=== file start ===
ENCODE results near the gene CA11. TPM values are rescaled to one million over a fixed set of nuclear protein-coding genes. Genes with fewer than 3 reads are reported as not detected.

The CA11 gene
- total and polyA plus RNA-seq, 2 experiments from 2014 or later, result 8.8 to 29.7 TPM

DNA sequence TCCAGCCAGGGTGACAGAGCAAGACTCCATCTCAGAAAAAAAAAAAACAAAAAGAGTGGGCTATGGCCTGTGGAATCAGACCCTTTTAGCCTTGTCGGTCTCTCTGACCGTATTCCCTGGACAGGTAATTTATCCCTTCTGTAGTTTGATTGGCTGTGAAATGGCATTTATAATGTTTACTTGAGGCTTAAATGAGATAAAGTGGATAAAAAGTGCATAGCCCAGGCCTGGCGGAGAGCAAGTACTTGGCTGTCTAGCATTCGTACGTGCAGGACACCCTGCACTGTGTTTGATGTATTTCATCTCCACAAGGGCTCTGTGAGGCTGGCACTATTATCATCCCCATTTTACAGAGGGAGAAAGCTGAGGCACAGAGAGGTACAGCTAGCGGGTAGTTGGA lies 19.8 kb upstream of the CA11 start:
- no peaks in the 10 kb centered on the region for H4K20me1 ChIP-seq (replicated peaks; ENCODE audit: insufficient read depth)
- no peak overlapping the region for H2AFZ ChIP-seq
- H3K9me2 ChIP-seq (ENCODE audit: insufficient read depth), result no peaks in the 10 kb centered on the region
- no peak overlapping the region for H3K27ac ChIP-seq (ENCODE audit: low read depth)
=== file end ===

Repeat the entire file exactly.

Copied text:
ENCODE results near the gene CA11. TPM values are rescaled to one million over a fixed set of nuclear protein-coding genes. Genes with fewer than 3 reads are reported as not detected.

The CA11 gene
- total and polyA plus RNA-seq, 2 experiments from 2014 or later, result 8.8 to 29.7 TPM

DNA sequence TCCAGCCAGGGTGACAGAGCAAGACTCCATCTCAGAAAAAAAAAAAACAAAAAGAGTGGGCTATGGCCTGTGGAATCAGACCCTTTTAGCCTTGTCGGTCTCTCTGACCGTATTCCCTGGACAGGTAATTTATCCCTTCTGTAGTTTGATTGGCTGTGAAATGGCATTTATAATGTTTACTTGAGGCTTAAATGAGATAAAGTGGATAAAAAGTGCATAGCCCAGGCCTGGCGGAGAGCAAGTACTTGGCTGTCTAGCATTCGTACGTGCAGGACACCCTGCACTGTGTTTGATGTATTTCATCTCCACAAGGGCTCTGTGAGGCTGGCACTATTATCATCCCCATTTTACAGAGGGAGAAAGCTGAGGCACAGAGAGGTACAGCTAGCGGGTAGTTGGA lies 19.8 kb upstream of the CA11 start:
- no peaks in the 10 kb centered on the region for H4K20me1 ChIP-seq (replicated peaks; ENCODE audit: insufficient read depth)
- no peak overlapping the region for H2AFZ ChIP-seq
- H3K9me2 ChIP-seq (ENCODE audit: insufficient read depth), result no peaks in the 10 kb centered on the region
- no peak overlapping the region for H3K27ac ChIP-seq (ENCODE audit: low read depth)